Beyond Beauty Blog: The Surgeon's Secrets

Introducing SLOW-TOX!

Post nasal drip from allergiesAre you tired of the endless sniffles and embarrassing nasal drips that escape during important meetings and romantic dinners? Do you long for the day when you can breathe freely without reaching for a box of tissues? Well, we have exciting news for you!

SLOWtox is a medical treatment that involves injecting small amounts of Botox into your nasal cavity. While the idea of injecting Botox into your nose may seem bizarre, it’s actually a medically sound approach.

If you are thinking, how on earth does Botox dry up a drippy schnoz? Well, here’s the science behind the medical miracle of SLOWtox: tiny amounts of the toxin are injected into strategic areas in your nose, targeting the very glands responsible for producing excessive mucus. By temporarily paralyzing these glands, the release of a chemical called acetylcholine is blocked as are the nerve impulses to the glands that produce mucus. This treatment temporarily puts an end to the relentless waterfall that can flow from your nostrils, allowing you to face the world with your nose held high!

In a world where Botox seems to be the answer to all of life’s problems—facial wrinkles, excessive sweating, migraines, and even overactive bladder—Botox has also been shown to be effective in reducing nasal secretions in people with conditions such as allergic rhinitis and chronic rhinosinusitis.

If you are considering SLOWtox, Dr. Yagoda suggests that you should first consult with a qualified ear, nose and throat surgeon to address any structural problems that may contribute to your symptoms. If SLOWtox is right for you, you will need a trained physician to determine the appropriate dosage for your individual needs.

Like any medical treatment, SLOWtox isn’t without its potential risks and side effects. Some people may experience mild pain, swelling, or bruising at the injection site, while others may experience temporary changes in their sense of smell. However, these side effects are generally mild and temporary, and most people are able to resume their normal activities immediately after the procedure.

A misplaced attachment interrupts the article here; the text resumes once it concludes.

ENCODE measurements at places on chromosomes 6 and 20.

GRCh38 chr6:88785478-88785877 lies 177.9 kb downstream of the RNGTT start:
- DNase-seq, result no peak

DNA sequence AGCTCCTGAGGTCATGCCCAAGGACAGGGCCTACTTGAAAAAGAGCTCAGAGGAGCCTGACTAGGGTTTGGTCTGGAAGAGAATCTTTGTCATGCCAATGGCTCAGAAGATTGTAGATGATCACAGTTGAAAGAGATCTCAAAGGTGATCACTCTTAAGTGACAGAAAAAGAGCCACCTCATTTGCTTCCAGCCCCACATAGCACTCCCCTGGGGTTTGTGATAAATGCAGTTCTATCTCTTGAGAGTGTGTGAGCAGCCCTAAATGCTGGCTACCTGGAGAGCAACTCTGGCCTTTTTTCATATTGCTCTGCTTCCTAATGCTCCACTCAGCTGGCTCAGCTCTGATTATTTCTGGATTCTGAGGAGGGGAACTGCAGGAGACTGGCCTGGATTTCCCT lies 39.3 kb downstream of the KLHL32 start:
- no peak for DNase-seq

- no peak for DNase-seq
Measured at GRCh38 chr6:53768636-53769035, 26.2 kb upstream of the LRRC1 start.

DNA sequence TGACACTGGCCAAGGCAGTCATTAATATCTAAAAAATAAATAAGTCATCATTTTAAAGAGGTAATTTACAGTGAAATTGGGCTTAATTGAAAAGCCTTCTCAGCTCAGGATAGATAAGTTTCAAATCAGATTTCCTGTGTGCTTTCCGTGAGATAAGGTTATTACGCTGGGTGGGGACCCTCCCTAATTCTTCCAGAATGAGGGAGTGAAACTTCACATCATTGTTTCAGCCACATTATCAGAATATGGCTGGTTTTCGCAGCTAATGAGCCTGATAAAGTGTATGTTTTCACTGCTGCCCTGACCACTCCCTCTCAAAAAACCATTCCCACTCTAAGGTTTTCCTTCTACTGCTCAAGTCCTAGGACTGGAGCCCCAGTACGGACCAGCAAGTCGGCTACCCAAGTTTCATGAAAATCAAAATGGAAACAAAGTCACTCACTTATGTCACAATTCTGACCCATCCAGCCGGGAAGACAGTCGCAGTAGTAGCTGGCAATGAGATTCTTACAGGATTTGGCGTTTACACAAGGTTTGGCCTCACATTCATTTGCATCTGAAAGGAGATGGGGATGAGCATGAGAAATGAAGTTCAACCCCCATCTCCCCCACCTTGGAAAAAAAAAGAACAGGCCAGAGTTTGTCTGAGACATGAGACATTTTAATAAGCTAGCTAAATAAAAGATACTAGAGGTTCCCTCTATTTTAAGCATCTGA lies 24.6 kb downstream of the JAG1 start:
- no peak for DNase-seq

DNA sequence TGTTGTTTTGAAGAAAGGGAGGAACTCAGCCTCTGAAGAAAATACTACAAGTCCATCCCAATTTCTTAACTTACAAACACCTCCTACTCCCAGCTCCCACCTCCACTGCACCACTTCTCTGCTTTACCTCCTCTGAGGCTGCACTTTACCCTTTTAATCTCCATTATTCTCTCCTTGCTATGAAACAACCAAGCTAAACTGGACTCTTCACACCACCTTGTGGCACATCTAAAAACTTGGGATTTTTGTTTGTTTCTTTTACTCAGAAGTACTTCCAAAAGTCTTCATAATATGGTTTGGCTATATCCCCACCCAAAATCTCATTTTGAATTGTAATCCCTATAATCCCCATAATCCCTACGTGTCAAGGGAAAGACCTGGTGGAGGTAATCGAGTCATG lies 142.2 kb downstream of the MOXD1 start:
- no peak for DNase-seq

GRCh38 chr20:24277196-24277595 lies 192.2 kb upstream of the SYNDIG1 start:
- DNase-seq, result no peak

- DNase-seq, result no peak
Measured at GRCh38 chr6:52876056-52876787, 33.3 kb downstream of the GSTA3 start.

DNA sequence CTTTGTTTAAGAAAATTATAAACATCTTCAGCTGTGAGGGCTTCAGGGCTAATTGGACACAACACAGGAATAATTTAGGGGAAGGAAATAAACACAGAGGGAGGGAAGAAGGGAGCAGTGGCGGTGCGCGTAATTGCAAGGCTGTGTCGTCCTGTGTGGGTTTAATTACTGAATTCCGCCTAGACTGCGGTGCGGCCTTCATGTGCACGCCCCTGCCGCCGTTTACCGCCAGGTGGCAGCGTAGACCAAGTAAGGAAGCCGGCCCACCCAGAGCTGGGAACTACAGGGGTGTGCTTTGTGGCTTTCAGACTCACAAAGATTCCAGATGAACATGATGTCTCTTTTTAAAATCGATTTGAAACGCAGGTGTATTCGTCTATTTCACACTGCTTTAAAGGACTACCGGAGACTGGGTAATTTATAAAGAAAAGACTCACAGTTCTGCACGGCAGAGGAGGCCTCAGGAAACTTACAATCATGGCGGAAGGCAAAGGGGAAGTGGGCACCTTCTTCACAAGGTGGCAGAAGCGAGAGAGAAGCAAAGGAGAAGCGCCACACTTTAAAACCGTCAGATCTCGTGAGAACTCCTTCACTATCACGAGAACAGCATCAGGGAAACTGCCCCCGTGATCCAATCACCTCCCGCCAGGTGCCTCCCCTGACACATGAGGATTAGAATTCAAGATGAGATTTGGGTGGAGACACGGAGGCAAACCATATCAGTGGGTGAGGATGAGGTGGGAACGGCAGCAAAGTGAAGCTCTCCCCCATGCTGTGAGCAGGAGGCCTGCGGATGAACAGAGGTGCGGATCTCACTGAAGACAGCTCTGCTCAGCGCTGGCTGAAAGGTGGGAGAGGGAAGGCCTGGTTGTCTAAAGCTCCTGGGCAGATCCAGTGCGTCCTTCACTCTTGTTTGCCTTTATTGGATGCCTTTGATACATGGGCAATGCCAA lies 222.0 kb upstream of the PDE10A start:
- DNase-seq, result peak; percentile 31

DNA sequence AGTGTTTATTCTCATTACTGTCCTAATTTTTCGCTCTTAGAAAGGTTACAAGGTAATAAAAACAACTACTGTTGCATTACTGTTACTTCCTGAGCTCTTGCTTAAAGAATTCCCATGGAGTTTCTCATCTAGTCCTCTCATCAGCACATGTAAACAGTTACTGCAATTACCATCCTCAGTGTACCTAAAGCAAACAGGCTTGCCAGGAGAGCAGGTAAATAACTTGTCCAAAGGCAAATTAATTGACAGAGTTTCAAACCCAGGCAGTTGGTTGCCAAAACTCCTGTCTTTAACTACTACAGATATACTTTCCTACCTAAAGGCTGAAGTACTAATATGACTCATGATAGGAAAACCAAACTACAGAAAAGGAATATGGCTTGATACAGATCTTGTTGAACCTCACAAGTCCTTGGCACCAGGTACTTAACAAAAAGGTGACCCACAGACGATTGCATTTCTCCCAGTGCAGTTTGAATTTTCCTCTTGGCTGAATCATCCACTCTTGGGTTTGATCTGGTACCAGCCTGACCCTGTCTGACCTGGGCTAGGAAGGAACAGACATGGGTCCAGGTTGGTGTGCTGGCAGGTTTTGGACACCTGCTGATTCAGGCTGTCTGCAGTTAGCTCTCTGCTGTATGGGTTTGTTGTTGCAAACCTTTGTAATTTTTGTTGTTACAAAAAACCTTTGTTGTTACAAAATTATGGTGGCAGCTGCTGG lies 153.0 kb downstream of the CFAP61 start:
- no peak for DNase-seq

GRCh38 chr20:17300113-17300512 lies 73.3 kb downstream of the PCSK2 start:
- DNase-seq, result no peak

Buccal Fat Removal: Miracle or Mistake?

A buccal fat procedure removes fat from the cheeks through an incision in each side of the mouth in order to allow for better definition of the cheekbones and jawline, and to result in a more slender face.

If you have been thinking: “I wish my cheeks were a little more defined” then you may have more in common with celebrity A-listers than you think! Chrissy Teigen has admitted to having had it done. Madonna, Demi Moore, Bella Hadid and recently Lea Michele look like they have had it done.

Buccal Fat Removal: Too Good To Be True?

Buccal fat removal is all over the news and it is purported to be an innovative new fat removal procedure that will give your face the look you’ve always wanted. Can you trust the media? Well, there’s this….

The buccal fat removal procedure was first described in 1802. It initially had it’s moment in the spotlight, but sculpted cheeks soon morphed into hollowed ones that were gaunt, unappealing and untreatable. Understandably, the procedure fell out of favor. But as with all things fashion and beauty, prior trends get recycled and what was old (pun intended) can become new again!

So, how do you know if buccal fat removal is right for you? How can you predict if it will leave you looking like a masterpiece or a mistake?

  1. Consult with a trusted surgeon to understand your unique anatomy.
  2. Understand the risks. The immediate risks include infection, bleeding, scarring, and a rare but real risk of damage to the facial nerve that can result in temporary or permanent partial facial paralysis, regional numbness and/or loss of taste. The longer-term risks of this procedure include changes in facial symmetry and appearance as the face ages. These changes may not be immediately apparent after the procedure, but may become more noticeable as the individual gets older. Because this procedure is not reversible, the long-term risks and potential consequences should be carefully considered before making a decision.

Your beauty is an external reflection of your internal health and wellness. Dr. Yagoda believes in and promotes an integrative approach to help you feel and look your best.

What you CAN do if you lose your sense of smell from COVID-19

Sudden loss of smell was recognized as one of the earliest and most reliable predictors of COVID-19. In fact, over 75% of those afflicted with COVID-19 experienced complete or partial smell loss.

Imagine for the moment that you have no sense of smell. At first, you might consider it a minor annoyance. You wouldn’t be able to smell a flower garden or the bouquet of your favorite pinot noir. But losing your sense of smell isn’t just a quality of life problem. Having an impaired sense of smell can be dangerous. How would you smell a gas leak or a house fire? How would you know if the milk you were about to pour on your cereal was sour?